At the grand age of 71 Rab Noakes‘ profile is probably higher now than it has been since his days as one of the UK’s premier folk and rock artists back in the seventies when he was recording with Gerry Rafferty, providing songs for Lindisfarne and having his own albums produced by the likes of Bob Johnston and Elliot Mazer in Nashville with various Dylan veterans in tow.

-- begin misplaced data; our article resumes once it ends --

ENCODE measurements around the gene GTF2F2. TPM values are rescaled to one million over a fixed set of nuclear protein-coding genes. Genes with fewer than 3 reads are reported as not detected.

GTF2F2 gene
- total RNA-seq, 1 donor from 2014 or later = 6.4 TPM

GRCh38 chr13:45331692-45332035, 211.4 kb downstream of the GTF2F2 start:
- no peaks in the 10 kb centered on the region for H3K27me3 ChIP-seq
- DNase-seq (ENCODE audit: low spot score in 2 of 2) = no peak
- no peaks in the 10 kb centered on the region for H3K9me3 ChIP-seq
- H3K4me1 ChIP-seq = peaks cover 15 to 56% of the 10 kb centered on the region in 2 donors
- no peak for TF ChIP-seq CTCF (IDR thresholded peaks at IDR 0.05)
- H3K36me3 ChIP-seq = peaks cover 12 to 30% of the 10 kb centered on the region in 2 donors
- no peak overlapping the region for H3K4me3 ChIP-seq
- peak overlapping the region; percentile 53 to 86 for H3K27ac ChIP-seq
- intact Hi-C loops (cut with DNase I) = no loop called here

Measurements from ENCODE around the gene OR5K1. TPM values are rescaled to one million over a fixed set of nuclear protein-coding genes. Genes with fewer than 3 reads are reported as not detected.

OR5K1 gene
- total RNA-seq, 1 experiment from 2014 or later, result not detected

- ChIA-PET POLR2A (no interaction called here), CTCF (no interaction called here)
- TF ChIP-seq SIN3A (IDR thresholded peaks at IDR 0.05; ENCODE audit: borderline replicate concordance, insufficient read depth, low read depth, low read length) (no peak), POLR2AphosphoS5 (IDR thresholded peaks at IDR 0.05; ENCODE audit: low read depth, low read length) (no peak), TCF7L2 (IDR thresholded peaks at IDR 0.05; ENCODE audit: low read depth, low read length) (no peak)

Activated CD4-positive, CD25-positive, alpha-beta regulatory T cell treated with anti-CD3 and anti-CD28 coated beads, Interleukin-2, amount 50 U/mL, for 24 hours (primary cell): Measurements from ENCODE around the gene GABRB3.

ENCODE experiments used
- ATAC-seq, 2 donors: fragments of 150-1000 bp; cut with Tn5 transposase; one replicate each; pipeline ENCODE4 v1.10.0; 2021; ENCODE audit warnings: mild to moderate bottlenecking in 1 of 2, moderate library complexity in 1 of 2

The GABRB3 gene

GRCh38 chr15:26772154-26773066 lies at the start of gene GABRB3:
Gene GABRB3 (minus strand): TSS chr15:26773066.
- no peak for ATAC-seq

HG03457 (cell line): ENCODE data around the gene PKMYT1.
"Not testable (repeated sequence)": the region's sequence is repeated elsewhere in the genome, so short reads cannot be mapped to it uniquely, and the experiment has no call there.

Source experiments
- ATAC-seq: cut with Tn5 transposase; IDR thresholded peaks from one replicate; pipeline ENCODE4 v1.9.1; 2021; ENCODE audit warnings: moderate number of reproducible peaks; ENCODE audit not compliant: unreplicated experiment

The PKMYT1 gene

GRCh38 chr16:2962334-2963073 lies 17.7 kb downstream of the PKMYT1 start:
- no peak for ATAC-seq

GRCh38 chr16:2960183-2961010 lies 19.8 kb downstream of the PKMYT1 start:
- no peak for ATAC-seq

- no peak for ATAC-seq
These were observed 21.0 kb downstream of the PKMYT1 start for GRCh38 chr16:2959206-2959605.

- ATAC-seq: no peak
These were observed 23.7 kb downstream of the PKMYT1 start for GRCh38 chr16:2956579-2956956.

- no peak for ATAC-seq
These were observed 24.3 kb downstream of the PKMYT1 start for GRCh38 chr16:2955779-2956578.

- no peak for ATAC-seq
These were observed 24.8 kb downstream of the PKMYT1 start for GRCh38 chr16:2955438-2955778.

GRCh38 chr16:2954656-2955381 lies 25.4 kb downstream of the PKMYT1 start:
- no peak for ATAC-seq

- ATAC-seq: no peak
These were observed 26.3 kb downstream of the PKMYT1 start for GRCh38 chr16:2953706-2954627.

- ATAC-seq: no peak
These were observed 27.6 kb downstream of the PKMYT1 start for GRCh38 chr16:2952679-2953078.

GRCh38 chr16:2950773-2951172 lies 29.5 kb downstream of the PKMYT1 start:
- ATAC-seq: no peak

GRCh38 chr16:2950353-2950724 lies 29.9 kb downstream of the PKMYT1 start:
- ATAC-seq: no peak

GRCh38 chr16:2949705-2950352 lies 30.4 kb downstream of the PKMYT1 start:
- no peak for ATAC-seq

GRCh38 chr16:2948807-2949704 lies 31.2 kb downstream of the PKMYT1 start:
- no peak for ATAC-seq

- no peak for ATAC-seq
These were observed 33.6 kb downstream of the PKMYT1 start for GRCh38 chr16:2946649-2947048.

Noakes went behind the desk to become a respected producer of radio programs but a reissue program of earlier albums and a double CD, I’m Walking Here, along with regular appearances at Glasgow’s Celtic Connections Festival had raised his profile in the first half of this decade but this was almost derailed when he was diagnosed with tonsillar cancer. Following successful treatment Noakes released The Treatment Tapes in 2017, a six song EP inspired by his journey from diagnosis via treatment to recovery. 2017 was indeed an auspicious year for him as it marked his 70th birthday and 50 years of performing and to mark this Noakes appeared at Glasgow’s Celtic Connections with a band he called the 70/50 in 2017 with many commentators noting the show as a highlight of the festival. Since then Noakes has been on the road much of the time, often in tandem with Jill Jackson, one of the prime movers of the 70/50 band with the pair playing a sold out show at Perth’s Southern Fried Festival and now he offers us this splendid album which is a culmination of sorts of the many celebratory aspects of last year.